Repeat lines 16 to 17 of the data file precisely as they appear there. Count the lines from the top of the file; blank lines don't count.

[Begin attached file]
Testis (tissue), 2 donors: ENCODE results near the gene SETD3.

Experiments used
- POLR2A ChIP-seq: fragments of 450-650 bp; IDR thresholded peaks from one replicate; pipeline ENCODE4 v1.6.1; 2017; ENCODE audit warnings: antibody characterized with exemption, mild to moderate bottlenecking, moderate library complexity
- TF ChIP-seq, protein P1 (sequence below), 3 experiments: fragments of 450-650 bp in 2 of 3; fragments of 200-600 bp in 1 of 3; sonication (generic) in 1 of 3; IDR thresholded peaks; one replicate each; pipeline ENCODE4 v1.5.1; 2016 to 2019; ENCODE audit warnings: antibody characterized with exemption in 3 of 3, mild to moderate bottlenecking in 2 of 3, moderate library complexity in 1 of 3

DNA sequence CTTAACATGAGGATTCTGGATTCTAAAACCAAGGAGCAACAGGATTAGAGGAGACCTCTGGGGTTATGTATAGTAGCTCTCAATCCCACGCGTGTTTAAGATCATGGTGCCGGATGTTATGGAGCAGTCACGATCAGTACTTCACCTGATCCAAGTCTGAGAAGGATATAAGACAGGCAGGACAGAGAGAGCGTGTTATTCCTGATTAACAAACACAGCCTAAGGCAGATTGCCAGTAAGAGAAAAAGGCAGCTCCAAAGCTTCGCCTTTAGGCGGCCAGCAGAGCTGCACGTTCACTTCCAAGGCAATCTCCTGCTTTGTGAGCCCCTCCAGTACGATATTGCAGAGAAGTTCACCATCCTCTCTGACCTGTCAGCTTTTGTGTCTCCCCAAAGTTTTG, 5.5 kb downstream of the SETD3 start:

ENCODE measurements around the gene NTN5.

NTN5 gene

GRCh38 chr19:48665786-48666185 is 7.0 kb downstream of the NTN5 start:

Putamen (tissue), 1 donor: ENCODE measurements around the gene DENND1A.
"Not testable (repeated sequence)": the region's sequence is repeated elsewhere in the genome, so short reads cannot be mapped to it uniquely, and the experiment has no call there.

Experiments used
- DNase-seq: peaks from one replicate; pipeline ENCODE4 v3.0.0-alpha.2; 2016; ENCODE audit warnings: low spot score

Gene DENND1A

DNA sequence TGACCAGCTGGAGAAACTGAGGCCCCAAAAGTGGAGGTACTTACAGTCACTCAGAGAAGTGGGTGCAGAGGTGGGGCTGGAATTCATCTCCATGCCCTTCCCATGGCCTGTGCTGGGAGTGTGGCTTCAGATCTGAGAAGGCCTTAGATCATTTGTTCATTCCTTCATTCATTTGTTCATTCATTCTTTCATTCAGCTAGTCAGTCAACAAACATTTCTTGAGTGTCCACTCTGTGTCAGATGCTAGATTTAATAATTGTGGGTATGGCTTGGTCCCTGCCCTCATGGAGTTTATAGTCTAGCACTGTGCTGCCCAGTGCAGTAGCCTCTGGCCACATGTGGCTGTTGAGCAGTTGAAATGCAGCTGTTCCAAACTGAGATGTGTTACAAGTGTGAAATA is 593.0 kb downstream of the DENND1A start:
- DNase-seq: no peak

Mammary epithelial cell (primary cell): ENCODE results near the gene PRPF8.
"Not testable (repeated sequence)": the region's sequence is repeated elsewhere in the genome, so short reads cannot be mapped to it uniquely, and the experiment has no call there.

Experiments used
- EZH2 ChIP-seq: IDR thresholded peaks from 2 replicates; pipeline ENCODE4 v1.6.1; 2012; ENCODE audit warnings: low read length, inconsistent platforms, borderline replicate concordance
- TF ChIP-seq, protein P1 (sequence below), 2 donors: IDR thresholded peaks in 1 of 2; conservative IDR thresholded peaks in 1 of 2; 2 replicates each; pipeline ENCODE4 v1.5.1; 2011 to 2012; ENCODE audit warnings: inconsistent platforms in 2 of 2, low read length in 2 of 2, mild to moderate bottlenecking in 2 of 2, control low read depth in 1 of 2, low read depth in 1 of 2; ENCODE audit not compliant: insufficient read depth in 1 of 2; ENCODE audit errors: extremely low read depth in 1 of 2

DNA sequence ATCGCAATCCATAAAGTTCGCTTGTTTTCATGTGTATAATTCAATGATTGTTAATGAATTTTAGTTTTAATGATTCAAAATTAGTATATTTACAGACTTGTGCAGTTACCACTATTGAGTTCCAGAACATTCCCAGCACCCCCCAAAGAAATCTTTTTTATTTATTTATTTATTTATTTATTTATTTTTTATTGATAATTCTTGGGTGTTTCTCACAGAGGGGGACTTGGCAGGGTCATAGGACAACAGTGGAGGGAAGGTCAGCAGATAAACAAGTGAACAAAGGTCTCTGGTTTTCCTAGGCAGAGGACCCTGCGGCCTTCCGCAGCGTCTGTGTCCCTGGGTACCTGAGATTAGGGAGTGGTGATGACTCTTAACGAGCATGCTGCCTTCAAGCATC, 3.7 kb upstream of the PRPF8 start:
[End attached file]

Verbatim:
Mammary epithelial cell (primary cell): ENCODE results near the gene PRPF8.
"Not testable (repeated sequence)": the region's sequence is repeated elsewhere in the genome, so short reads cannot be mapped to it uniquely, and the experiment has no call there.